Latest Eddy Stories
More than four months from November 2012 to March 2013 Kiel ocean scientists investigated on the German research vessel METEOR the oxygen-poor upwelling regions in the tropical Pacific off Peru.
Scientists at the Eidgenössische Technische Hochschule and University of Miami found that some of the largest ocean eddies on Earth are quite similar to the mysterious black holes of space.
Meteorologists have long been aware of the impact that large ocean currents have on the Earth's climate, but new research suggests smaller, swirling motions known as eddies can also have an impact on weather.
Scientists studying the annual growth of tiny plants in the North Atlantic Ocean have discovered that this year’s growth spurt began before the sun was able to offer the light needed to fuel the yearly phenomenon.
Researchers from Woods Hole Oceanographic Institution (WHOI) and their colleagues have discovered that massive, swirling ocean eddiesâ€”known to be up to 500 kilometers across at the surfaceâ€”can reach all the way to the ocean bottom at mid-ocean ridges, some 2,500 meters deep, transporting tiny sea creatures, chemicals, and heat from hydrothermal vents over large distances.
Scientists and agencies monitoring the oil spill in the Gulf of Mexico are keeping a wary eye on changes in the nearby Loop Current, a warm ocean current that is part of the Gulf Stream.
'Observation of the Deepwater Manifestation of the Loop Current and Loop Current Rings in the Eastern Gulf of Mexico'.
Hurricanes aren't the only hazards spinning up in the Gulf of Mexico -- they have a liquid counterpart in the waters below called ocean eddies. Offshore industries, such as oil and gas companies, have to keep a weather eye on both. In a worst-case scenario, they could find themselves caught between the two. Satellite altimetry is helping government and industry manage those risks.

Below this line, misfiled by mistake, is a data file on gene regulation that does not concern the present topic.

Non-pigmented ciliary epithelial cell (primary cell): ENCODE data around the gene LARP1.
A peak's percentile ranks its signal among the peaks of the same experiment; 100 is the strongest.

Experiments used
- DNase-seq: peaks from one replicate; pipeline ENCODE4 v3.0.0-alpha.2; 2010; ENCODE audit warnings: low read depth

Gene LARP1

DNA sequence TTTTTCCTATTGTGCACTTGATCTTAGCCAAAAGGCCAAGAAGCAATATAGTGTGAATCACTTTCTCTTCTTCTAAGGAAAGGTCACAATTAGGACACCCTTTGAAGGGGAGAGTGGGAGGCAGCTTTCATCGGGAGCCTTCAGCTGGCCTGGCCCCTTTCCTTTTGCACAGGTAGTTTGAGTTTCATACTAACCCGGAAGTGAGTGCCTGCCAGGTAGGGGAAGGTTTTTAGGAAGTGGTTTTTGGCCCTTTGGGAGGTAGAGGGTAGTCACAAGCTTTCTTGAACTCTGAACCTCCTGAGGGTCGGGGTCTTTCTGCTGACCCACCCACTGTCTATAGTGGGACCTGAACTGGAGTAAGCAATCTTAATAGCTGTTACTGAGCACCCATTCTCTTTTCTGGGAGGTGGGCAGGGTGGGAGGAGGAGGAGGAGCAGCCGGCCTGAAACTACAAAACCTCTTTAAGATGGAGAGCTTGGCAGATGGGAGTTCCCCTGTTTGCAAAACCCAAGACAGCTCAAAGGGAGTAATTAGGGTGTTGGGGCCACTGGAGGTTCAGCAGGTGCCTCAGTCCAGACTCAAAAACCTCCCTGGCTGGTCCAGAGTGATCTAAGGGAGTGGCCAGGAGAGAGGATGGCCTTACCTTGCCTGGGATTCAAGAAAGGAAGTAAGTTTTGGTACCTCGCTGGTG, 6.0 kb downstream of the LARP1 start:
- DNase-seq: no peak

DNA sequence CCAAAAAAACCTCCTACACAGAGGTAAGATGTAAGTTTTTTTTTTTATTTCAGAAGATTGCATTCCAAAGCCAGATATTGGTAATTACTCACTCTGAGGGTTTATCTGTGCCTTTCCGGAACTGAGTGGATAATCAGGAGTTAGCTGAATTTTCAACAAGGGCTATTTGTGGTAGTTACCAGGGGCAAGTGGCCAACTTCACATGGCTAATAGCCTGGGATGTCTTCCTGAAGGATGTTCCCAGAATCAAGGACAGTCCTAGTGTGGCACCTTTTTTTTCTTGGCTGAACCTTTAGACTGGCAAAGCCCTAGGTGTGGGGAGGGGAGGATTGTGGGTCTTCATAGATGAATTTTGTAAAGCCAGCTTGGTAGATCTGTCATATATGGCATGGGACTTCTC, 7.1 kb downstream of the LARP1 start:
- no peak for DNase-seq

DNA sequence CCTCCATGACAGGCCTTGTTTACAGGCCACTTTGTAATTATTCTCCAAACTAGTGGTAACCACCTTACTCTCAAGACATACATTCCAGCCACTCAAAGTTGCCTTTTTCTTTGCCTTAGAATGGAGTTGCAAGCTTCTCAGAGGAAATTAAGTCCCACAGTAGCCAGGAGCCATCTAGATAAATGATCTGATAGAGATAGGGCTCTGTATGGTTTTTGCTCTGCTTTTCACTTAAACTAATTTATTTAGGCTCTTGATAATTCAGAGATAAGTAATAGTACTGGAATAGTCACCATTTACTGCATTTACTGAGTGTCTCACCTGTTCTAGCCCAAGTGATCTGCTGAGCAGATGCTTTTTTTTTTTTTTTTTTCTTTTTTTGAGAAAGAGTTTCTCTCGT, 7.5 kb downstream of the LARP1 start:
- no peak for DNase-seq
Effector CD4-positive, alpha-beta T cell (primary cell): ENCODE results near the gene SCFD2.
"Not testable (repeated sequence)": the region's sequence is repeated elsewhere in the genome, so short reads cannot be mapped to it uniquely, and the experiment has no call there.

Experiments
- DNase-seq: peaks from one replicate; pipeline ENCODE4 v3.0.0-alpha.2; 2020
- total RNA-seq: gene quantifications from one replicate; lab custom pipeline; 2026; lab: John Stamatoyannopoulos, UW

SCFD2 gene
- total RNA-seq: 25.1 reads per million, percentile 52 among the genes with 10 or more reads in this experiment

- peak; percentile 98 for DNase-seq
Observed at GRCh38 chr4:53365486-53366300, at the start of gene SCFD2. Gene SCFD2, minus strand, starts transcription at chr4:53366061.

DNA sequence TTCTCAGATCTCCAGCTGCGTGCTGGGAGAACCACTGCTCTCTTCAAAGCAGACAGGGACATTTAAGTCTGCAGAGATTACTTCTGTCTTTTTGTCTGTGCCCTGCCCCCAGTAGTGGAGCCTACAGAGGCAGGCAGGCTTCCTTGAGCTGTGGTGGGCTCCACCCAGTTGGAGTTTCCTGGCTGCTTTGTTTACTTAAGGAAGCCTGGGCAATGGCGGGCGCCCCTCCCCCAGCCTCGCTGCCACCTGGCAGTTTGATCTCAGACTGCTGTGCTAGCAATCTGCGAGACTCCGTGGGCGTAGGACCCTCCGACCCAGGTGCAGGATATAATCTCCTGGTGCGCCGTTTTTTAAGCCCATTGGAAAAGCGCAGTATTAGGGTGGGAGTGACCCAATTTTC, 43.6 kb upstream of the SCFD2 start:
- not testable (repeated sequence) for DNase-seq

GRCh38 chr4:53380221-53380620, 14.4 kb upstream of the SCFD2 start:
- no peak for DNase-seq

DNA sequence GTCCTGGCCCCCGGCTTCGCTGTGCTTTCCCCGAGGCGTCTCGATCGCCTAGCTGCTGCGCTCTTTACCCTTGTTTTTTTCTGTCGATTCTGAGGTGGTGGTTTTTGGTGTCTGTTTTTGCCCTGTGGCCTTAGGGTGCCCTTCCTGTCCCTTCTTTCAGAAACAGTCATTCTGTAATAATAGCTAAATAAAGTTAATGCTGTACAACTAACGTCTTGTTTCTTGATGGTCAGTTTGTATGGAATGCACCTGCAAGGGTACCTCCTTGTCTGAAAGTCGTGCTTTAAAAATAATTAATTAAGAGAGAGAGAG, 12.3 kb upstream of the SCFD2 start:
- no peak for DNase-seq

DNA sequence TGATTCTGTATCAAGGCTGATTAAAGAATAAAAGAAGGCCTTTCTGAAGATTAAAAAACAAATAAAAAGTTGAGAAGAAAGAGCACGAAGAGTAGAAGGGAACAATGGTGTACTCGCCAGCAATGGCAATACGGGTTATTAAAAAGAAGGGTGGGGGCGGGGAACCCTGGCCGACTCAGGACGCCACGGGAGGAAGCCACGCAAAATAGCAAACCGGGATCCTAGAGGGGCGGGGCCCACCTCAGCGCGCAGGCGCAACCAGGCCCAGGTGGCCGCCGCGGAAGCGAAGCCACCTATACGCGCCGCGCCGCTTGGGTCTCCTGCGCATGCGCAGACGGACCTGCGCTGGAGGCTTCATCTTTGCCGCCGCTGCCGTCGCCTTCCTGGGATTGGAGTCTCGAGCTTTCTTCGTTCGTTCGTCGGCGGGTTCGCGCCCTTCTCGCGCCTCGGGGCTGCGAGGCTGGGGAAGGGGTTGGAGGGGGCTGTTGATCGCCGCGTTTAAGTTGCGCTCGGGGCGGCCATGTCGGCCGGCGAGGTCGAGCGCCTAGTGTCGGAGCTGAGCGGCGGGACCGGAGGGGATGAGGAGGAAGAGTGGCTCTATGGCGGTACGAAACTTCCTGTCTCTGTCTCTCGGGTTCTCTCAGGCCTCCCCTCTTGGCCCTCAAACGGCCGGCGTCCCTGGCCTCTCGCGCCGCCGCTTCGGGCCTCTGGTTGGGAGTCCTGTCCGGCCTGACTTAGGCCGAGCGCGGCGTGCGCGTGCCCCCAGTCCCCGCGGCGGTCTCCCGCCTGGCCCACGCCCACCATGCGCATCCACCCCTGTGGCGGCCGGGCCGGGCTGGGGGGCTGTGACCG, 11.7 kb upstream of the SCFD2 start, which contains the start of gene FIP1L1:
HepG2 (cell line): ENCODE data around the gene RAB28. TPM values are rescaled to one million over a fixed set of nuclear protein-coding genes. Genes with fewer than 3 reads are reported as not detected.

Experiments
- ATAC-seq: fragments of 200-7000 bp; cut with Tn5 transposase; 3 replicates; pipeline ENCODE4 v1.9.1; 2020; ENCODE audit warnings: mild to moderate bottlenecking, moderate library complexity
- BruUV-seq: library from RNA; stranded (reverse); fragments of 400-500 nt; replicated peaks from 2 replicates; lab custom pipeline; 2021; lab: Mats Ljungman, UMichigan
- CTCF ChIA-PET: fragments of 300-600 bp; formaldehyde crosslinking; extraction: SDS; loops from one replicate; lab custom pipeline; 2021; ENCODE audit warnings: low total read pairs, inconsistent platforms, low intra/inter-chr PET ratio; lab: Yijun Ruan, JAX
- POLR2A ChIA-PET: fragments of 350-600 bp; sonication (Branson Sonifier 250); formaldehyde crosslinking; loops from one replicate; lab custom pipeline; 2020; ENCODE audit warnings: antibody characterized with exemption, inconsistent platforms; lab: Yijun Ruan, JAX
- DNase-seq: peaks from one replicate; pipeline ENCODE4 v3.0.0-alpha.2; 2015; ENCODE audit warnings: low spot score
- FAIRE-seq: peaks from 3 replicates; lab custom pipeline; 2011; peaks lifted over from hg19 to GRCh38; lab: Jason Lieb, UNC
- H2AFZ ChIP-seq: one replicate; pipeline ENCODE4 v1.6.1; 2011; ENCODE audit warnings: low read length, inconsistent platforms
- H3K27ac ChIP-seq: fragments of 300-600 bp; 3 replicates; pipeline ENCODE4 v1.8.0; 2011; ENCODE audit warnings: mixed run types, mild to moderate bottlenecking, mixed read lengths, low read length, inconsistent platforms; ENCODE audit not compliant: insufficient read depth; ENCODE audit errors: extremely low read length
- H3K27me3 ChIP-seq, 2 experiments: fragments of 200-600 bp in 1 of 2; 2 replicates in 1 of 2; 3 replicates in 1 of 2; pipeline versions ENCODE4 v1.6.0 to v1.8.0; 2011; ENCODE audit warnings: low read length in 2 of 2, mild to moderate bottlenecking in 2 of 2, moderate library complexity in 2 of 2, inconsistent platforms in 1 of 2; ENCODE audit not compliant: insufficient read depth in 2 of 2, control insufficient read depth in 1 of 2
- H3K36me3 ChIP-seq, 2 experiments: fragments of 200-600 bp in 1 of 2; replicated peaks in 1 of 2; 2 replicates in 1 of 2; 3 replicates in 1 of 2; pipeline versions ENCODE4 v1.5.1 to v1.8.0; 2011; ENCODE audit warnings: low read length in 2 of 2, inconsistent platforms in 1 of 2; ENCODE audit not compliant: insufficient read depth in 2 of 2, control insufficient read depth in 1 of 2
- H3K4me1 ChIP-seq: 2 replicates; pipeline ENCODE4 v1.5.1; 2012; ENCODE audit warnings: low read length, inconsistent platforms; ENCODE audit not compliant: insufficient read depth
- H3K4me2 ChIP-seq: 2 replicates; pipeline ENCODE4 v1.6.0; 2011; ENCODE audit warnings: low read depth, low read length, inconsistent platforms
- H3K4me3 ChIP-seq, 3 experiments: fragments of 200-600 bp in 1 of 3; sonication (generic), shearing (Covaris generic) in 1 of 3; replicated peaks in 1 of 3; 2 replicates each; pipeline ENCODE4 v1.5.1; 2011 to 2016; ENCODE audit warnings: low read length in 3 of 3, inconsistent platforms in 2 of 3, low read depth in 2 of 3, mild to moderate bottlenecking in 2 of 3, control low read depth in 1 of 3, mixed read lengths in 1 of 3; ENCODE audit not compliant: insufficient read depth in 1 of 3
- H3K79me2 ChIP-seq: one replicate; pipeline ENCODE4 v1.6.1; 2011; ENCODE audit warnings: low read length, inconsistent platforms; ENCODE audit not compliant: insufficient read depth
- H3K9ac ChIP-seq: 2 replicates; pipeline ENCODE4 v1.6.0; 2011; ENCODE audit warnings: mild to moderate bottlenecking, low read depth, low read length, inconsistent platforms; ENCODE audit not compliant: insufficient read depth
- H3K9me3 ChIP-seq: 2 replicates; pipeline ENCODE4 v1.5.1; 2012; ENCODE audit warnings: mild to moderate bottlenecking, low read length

Scientists monitoring ocean heat and circulation in the Gulf of Mexico during Hurricanes Katrina and Rita have a new understanding of how these tropical storms can gain intensity so quickly: The Gulf of Mexico's "Loop Current" is likely intensifying hurricanes that pass over eddies of warm water that spin off the main current.
Warm Eddy- is an area of water that is made up of warm water and is surrounded by areas of colder water. The north side of the Gulf Stream is a very popular place to find these types of eddies as they form when the water gets cut off from the main Gulf Stream current and just sits and spins in the colder water until it’s replaced by colder water. Cold Eddy- is an area of water that is made up of colder water and is surrounded by areas of warmer water. The south side of the Gulf Stream is...
Image Credit: F-5 Weather Data The Gulf Stream is a warm ocean current that travels from the East Coast of Florida all the way northward along the Eastern Seaboard until it gets near North Carolina and Virginia then it starts to make its way back eastward out to sea. The significant impact of this ocean current, as you can see in the image above, is that the waters are warm and this enhances everything from the climate along the East Coast. It will also lead to a milder winter along the...
Turbulence (or turbulent flow) is characterized by chaotic, random property changes. Turbulence occurs with low momentum diffusion (spreading of atmospheric properties), high momentum convection (vertical transference of atmospheric properties), and rapid variation of pressure and velocity in both space and time. A flow that is not turbulent is known as laminar flow. A vortex moving at low speeds will most likely cause laminar flow, and as speeds increase a transition is made to turbulent...
- Growing in low tufty patches.
More Images (53 images) »